Ford to Hunston Canal

At the beginning of the 19th century the British Government were very fearful of moving materials, especially bullion to finance the Navy, from London to Portsmouth by sea. The ever-present threat from enemy ships motivated the Government to construct an inland waterway from London making full use of the River Wey and the River Arun.

An Act of Parliament, backed by the 3rd Lord Egremont of Petworth, was passed in 1818 to build a 12 mile stretch of canal to carry barges from the River Arun at Ford, to Chichester Harbour at Salterns. Conditions laid down with the planning consent were rather extreme to say the least. The Company’s engines had to consume their own smoke and any steam produced had to be passed through a condenser to prevent any steam entering the atmosphere. Whether these conditions were adhered to is unknown. The route would take the canal through the villages of Yapton, Barnham, Aldingbourne and Lidsey. The section of canal from Hunston to Salterns was excavated wide enough to allow sea going vessels to sail through to Chichester via a further stretch of canal connecting Hunston with the city.

Intended Route from Ford to Lidsey

The route from Ford to Salterns was surveyed under the direction of John Rennie C.E. F.R.S (of the Kennet & Avon Canal and Waterloo Bridge fame) in 1815. Work started in 1821. Canals were part of the 'inland navigation system' consequently the labourers became known as Navigators or ‘Navvies’ for short. The number of men required to complete such an undertaking must have been quite substantial but no evidence as to where they were accommodated has been uncovered.

Two sets of locks were constructed at Ford along with a Lock Keeper's cottage, with another pair at Salterns. Part of the canal was enlarged at Yapton to allow barges to turn, the site of which now lies under the children’s play area on Yapton playing field. There was no natural feed of water into the canal so an extremely large pump was built at Ford, capable of extracting 5,000 gallons a minute from the river. This pump was housed in a building described as 'high as a four-story house'. Because the River Arun was tidal there was only a period of approximately two hours at low tide when fresh water could be pumped into the canal. Even so there were many complaints from farmers who complained that their crops were being destroyed from salt water leaking from the waterway. Along the route several bridges were built to carry roads and farm tracks, some of these were swing bridges to allow masted water born traffic through when a permanent one wasn’t feasible.

The stretch of canal from Ford to Hunston opened on the 26th May 1823 making available the new route to barges transporting their cargoes which included grain, building materials, coal and gold bullion complete with armed guards. The opening ceremony consisted of several vessels 'decorated with gay streamers and colours' which set out from Ford. On board the lead barge was the Earl of Egremont and his guests followed by a barge carrying The Mayors of Arundel and Guildford with their parties. These were followed by another six barges with groups of Ladies and Gentlemen on board entertained by bands playing music. Bringing up the rear were another eight barges laden with goods.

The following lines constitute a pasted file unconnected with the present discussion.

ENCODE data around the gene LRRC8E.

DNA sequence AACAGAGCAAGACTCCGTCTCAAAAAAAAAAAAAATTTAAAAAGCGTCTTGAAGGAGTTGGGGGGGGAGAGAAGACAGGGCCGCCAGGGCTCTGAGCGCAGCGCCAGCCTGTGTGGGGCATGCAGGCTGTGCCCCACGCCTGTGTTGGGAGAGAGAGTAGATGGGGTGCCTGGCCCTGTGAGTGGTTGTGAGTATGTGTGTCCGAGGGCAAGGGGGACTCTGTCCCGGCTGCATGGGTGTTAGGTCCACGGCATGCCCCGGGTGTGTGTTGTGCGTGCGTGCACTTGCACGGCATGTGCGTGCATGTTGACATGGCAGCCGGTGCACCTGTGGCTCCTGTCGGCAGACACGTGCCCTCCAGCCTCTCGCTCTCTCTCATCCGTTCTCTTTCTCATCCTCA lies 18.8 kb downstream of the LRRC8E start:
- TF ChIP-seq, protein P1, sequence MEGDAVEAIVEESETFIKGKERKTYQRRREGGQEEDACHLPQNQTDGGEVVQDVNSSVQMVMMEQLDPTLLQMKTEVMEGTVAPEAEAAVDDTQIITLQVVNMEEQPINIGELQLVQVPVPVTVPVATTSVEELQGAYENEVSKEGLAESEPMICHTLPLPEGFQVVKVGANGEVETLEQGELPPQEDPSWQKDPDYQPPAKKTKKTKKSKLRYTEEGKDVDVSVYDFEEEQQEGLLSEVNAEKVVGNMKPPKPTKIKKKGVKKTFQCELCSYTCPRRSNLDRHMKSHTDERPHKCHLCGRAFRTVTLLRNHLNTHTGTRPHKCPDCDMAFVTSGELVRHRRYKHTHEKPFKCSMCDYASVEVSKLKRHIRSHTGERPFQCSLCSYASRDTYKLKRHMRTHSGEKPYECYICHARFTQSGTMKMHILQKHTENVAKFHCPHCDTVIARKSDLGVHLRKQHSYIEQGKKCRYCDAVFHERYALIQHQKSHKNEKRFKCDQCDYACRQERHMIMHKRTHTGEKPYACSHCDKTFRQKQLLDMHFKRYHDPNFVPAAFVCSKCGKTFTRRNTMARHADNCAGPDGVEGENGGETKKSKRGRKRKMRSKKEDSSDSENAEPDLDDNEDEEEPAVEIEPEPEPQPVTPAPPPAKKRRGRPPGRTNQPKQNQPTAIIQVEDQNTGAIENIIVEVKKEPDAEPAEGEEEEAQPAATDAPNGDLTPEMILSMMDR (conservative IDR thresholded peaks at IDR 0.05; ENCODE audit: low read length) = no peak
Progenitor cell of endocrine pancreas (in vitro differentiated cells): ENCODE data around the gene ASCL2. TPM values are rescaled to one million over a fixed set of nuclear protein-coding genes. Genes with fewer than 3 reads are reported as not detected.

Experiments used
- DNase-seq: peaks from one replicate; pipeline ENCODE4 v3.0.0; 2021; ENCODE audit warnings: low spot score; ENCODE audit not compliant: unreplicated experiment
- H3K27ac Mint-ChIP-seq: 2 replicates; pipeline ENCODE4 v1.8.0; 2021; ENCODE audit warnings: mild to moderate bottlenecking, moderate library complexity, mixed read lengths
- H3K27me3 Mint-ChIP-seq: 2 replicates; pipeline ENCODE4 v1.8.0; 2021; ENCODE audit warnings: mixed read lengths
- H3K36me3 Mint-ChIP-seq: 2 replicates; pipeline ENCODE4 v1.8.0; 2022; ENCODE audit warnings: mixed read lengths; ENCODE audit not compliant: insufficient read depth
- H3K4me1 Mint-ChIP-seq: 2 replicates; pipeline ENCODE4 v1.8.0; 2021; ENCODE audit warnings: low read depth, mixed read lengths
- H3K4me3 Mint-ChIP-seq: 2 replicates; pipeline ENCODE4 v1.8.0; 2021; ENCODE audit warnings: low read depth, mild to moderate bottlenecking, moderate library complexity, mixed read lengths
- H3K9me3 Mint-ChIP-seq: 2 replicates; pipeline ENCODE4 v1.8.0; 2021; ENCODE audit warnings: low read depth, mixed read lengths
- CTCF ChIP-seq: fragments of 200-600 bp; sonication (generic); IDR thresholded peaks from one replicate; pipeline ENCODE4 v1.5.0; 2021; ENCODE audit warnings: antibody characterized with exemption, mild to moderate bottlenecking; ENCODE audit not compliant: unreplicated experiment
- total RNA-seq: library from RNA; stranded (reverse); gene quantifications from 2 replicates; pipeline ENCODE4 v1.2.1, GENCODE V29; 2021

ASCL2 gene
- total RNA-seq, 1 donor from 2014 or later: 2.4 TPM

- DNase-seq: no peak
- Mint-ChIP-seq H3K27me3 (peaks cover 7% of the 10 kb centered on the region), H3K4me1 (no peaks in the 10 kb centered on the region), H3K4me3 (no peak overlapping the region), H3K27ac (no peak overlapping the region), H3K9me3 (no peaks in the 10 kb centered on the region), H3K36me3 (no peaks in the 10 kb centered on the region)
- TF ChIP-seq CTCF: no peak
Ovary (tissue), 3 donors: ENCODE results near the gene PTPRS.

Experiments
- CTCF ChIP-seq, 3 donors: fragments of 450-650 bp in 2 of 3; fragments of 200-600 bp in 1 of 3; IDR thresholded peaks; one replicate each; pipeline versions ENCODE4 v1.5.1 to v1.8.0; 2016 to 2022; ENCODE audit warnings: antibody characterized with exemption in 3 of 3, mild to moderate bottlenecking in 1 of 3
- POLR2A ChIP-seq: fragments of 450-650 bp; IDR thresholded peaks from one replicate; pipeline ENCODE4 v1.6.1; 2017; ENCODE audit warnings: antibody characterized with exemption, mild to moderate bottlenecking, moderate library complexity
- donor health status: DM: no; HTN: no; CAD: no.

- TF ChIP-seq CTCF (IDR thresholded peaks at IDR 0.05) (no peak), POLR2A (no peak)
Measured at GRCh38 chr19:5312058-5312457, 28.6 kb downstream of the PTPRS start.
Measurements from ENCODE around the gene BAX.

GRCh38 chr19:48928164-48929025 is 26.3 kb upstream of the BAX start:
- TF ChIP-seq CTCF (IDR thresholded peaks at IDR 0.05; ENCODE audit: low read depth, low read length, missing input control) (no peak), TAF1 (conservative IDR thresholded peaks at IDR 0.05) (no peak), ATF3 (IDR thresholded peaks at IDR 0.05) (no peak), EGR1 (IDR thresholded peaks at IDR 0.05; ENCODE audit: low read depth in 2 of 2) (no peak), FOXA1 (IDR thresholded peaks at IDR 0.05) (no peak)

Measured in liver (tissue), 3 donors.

The canal was never a financial success. With the reduction of hostilities between England and France, merchants found it quicker and more cost effective to transport their goods by sea to Portsmouth. The final nail in the coffin was the arrival of the London, Brighton & South Coast Railway taking away most of the remaining trade. The section of the route from Ford to Hunston closed in 1847, the pump at Ford was dismantled and pump house demolished. The operating company applied for a winding-up order in 1888 which was granted by an Act of Parliament in 1892. The Chichester Canal was transferred to the Chichester Corporation.

Evidence of the Yapton/Hunston canal is slowly disappearing but it is still possible to discover remnants of it in the countryside. Sections of the earthworks still remain in places, and the towpath, especially from Barnham to Ford, is a public footpath. Sussex Industrial Archaeology Society have been actively researching and preserving what is possible along the route. A small housing development called The Pines was built on part of the canal bed in Yapton over which stood Tack Lee bridge. The developers agreed to restore the bridge and provide funds for its upkeep thus preserving part of Yapton’s heritage. This is the only complete bridge remaining.

Tack Lee bridge in The Pines housing development

Remains of other bridges still exist in Yapton. The most complete of these is situated near the new housing development of Navigation Drive and there is evidence of the Drove Lane bridge in the bushes near the entrance to the lane. There was also a bridge, known as Bognor Bridge, carrying the Main Road (B2233) over the canal opposite the village hall. The only indication is a slight rise in the road from west to east.

Former canal bridge near Navigation Drive

Should anyone wish to help preserve the canal please contact Vince Anderson on his Facebook page 'Friends of the Old Ford to Hunston Canal'. He hopes to organise walks and practical support in association with local landowners.

Allen Misselbrook
September 2018

(Originally published in Sussex Local Magazine, Arundel, November 2018)

Previous page: Portsmouth & Arundel Canal
Next page: Ford Aerodrome